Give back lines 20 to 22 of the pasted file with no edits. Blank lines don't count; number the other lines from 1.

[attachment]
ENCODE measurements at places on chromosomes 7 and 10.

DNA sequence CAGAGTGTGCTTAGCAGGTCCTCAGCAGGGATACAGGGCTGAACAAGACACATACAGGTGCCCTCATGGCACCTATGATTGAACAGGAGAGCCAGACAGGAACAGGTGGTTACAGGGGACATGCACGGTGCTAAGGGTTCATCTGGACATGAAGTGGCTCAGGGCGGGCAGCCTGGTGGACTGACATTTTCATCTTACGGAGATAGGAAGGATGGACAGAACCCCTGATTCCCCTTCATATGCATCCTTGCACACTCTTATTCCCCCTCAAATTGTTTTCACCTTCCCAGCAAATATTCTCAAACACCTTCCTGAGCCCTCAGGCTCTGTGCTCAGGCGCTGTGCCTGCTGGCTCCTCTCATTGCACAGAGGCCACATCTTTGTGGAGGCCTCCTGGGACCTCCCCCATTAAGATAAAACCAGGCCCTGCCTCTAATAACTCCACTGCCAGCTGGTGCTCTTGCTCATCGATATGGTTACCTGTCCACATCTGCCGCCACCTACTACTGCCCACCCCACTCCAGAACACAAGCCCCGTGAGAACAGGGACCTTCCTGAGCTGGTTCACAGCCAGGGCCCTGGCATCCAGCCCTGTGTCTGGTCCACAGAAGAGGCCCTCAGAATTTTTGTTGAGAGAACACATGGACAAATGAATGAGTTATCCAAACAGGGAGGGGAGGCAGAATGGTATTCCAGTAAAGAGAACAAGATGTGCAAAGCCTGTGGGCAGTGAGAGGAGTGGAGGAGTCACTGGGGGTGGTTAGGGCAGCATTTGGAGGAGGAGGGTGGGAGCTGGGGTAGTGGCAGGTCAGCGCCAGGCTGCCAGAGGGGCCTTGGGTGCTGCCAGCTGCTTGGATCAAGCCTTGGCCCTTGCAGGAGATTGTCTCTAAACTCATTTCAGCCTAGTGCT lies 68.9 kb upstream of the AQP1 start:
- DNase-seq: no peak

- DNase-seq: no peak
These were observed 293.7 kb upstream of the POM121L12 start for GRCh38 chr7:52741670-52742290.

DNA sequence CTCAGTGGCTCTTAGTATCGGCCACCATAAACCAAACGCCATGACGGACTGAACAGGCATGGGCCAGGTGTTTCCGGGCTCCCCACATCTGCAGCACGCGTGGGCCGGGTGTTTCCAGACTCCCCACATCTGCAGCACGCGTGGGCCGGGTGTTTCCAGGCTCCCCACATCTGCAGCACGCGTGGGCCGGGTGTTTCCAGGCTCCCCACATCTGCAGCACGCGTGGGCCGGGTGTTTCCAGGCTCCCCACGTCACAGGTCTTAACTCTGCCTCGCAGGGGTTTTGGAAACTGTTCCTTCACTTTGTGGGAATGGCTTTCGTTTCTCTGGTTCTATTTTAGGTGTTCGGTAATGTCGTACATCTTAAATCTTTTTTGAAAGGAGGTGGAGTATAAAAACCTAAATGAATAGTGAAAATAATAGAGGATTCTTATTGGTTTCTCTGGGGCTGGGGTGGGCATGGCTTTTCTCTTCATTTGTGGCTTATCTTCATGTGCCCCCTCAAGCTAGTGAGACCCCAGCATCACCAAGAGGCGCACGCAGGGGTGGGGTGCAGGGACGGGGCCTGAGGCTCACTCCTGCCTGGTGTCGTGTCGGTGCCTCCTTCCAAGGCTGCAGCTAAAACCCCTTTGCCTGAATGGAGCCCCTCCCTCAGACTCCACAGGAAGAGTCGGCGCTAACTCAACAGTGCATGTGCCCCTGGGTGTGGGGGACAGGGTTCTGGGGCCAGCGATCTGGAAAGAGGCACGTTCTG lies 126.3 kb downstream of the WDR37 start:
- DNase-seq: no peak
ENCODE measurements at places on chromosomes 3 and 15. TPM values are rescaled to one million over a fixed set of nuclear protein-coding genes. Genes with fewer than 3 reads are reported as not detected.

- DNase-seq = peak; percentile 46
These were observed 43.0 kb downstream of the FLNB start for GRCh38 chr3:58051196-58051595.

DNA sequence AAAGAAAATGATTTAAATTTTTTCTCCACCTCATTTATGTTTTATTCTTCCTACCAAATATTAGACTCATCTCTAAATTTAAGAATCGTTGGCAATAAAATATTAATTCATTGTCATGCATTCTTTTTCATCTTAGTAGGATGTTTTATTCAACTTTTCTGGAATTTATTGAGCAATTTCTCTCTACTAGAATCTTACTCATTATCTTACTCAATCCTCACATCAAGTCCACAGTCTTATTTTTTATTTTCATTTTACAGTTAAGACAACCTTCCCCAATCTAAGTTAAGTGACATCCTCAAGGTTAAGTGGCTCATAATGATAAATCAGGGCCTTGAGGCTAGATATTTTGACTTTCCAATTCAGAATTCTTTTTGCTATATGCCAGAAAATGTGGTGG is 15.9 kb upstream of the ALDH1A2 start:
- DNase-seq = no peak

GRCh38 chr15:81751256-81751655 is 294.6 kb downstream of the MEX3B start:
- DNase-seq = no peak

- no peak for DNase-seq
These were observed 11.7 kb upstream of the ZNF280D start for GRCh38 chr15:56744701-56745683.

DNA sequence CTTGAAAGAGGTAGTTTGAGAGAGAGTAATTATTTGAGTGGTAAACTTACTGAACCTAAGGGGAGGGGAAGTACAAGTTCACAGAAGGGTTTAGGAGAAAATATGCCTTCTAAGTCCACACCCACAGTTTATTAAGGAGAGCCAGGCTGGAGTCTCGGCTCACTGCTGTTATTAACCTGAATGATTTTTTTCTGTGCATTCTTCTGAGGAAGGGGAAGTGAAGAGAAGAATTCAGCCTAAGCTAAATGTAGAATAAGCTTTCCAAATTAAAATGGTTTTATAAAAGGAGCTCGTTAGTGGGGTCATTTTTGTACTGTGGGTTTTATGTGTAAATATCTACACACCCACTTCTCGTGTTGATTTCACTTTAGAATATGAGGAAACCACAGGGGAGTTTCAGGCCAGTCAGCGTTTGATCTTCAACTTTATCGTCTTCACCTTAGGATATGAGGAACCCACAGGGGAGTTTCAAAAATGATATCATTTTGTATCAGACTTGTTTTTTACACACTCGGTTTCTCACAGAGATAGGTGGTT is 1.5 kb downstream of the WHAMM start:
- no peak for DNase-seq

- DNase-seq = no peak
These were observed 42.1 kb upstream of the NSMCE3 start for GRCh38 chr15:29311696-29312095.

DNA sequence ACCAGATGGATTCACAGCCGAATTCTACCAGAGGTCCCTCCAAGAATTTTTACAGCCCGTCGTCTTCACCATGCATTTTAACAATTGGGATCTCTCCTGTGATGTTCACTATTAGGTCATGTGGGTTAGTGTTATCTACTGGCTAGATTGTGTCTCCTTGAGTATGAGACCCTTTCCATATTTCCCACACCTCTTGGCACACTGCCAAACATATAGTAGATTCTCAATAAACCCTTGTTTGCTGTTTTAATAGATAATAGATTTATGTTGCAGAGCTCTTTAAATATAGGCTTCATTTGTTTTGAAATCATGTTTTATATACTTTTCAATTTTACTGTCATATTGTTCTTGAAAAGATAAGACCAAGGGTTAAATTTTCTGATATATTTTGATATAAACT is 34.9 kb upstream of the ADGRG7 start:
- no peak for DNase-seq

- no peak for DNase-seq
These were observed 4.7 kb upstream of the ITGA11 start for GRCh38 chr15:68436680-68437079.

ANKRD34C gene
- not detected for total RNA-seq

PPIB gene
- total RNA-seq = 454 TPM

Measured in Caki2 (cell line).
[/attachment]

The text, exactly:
These were observed 42.1 kb upstream of the NSMCE3 start for GRCh38 chr15:29311696-29312095.

DNA sequence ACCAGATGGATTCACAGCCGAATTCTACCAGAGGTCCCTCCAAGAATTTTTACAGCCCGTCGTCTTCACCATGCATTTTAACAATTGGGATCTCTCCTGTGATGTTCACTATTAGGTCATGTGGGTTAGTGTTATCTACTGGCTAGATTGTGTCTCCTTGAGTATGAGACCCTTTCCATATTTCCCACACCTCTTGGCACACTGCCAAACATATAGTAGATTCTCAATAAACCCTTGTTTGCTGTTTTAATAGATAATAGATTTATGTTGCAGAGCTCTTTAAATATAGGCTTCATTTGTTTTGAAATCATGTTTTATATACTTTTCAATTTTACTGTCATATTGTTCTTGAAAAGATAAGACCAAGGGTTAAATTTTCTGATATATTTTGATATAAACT is 34.9 kb upstream of the ADGRG7 start:
- no peak for DNase-seq